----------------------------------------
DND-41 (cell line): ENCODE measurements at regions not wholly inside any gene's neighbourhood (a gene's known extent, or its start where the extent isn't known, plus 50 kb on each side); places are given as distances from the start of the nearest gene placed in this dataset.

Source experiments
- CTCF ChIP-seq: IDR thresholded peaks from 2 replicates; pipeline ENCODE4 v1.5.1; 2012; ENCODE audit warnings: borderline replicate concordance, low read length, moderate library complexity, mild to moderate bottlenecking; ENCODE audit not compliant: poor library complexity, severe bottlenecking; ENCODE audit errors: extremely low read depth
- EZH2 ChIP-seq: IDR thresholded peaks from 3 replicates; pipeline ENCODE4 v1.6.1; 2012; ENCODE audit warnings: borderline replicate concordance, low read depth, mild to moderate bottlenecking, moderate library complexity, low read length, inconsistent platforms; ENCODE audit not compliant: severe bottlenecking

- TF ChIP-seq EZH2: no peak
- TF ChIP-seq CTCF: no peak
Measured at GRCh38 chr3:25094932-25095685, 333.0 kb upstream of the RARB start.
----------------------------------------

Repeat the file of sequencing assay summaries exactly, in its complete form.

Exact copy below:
DND-41 (cell line): ENCODE measurements at regions not wholly inside any gene's neighbourhood (a gene's known extent, or its start where the extent isn't known, plus 50 kb on each side); places are given as distances from the start of the nearest gene placed in this dataset.

Source experiments
- CTCF ChIP-seq: IDR thresholded peaks from 2 replicates; pipeline ENCODE4 v1.5.1; 2012; ENCODE audit warnings: borderline replicate concordance, low read length, moderate library complexity, mild to moderate bottlenecking; ENCODE audit not compliant: poor library complexity, severe bottlenecking; ENCODE audit errors: extremely low read depth
- EZH2 ChIP-seq: IDR thresholded peaks from 3 replicates; pipeline ENCODE4 v1.6.1; 2012; ENCODE audit warnings: borderline replicate concordance, low read depth, mild to moderate bottlenecking, moderate library complexity, low read length, inconsistent platforms; ENCODE audit not compliant: severe bottlenecking

- TF ChIP-seq EZH2: no peak
- TF ChIP-seq CTCF: no peak
Measured at GRCh38 chr3:25094932-25095685, 333.0 kb upstream of the RARB start.